The Zimbabwean government has been urged by women advocacies to include women with disabilities in the country’s top leadership positions.
Speaking at roundtable discussion conducted by Studio 7 and the Media Centre in Harare today on whether the country has women friendly policies, Deaf Women Included (DWI) said the government should make sure women with disabilities are included in the country’s positions of authority.
The organisation said it is disheartening that women with disabilities are even side-lined in women movements thereby undermining their voices and making it hard for their concerns to heard.
During the discussion, participants from various women organisations highlighted that women with disabilities are facing various types of discrimination in several spheres of life, hence the need for government to promulgate women friendly policies.
DWI director Agnes Chindimba said it was true that women with disabilities are facing various forms of discrimination in workplaces, health centres and educational institutions, and call for the to promote their inclusion in governance issues.
Speaking on the sidelines of the discussion, one participant had this to say; “It makes me a subject of pity who always needs assistance. In fact, we
Persons with Disabilities (PWDs) women included need to be empowered. “Disability is not inability. We need inclusion, in areas of authority such as the policymaking arm,” she added.
Meanwhile, the recently adopted Sustainable Development Goals (SDGs) that took over from the Millennium Development Goals (MDGS) pursue to achieve a set of targets.
The goals are underpinned on trying to achieve access to adequate and equitable access to basic services for all, support and strengthen local communities for improving people’s well-being by 2030, among other things, and also paying particular attention to the needs of women, girls and those in vulnerable situations.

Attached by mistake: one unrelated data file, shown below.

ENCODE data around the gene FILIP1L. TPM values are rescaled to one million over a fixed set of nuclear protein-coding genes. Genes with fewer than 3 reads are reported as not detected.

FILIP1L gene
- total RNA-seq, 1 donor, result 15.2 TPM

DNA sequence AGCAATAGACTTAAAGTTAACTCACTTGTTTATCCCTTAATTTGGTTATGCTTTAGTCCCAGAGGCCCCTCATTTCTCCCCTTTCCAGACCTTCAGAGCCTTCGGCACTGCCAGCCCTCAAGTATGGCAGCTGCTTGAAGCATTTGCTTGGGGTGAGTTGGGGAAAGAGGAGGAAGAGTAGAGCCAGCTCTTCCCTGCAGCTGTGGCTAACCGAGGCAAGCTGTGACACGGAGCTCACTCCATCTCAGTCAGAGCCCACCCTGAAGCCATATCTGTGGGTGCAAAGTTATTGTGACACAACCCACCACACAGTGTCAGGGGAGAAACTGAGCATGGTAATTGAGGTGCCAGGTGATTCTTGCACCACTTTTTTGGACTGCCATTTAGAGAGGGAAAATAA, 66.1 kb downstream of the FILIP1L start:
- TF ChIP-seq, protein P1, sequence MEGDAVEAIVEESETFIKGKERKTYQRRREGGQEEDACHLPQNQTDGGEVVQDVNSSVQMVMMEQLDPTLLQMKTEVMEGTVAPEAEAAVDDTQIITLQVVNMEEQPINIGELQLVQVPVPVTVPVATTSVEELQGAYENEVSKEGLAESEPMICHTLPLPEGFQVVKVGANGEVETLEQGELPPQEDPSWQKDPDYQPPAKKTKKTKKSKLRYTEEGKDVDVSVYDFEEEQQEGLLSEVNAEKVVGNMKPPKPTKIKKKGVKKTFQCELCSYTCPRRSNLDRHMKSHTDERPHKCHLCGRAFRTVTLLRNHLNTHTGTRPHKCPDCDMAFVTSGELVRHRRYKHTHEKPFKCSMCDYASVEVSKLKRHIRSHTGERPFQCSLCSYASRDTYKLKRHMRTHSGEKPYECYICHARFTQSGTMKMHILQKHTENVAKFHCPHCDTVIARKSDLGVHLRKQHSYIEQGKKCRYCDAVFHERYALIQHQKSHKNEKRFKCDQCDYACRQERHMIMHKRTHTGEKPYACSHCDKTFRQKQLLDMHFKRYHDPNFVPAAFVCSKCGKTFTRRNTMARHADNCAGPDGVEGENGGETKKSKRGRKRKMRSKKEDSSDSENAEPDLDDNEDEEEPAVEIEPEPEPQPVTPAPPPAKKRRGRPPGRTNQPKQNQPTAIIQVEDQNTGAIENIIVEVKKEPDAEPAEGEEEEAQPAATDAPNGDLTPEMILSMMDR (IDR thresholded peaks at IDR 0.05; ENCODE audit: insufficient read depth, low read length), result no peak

Disability, HIV and AIDS Trust (DHAT) Executive Director, Phillimon Simwaba, once told this reporter in an interview that even issues of hygiene, health, and sanitation should not be a complete topic without taking into account the existence of PWDs, mainly women who constitutes a greater number of the country’s population. He said lack of full engagement by all citizens in planning such developments may result in some sections of the population failing to fully benefit.
World Health Organisation (WHO) reports that people with disabilities constitute 15% of Zimbabwe’s population of over 13 million, which is a great proportion. The above statistics reveals that PWDs account for over 1.9 million people
According to the World Health Organisation (WHO) reported in 2015, that about 40% of the world’s population lack basic sanitation. Analysts therefore believe that without putting great efforts, commitment, and political will in integrating the needs of PWDs in sustainable programmes, it is hard to achieve SDGs targets by 2030.
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